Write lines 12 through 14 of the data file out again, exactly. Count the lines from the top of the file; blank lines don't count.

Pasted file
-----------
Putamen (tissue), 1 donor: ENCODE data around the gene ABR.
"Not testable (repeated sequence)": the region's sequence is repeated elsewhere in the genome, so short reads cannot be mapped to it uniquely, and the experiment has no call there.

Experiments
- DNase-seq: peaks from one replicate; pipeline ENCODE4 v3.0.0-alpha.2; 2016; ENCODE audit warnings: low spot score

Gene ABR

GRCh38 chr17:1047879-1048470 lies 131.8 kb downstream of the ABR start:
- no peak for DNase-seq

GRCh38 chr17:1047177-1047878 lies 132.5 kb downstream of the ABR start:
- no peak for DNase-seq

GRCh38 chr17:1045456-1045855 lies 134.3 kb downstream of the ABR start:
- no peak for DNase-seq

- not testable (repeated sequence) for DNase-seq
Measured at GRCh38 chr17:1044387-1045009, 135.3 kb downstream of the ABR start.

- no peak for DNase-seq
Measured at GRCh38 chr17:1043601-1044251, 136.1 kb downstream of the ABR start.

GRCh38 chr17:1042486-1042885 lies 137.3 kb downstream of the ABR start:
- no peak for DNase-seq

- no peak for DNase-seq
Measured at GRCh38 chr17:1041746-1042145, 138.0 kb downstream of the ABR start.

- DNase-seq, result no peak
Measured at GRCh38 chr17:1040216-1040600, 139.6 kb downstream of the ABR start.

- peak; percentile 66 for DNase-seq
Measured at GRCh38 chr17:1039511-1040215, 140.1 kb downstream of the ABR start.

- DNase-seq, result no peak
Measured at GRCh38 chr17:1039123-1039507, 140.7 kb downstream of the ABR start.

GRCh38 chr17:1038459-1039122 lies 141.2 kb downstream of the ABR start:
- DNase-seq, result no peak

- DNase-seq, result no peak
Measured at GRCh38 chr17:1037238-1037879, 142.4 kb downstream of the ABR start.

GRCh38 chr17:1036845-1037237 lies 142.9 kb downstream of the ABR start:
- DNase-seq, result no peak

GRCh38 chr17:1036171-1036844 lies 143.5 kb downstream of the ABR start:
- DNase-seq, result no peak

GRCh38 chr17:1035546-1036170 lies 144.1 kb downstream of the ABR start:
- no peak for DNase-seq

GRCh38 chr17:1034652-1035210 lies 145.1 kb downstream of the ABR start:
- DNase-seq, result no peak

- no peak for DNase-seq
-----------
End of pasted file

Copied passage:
- not testable (repeated sequence) for DNase-seq
Measured at GRCh38 chr17:1044387-1045009, 135.3 kb downstream of the ABR start.

- no peak for DNase-seq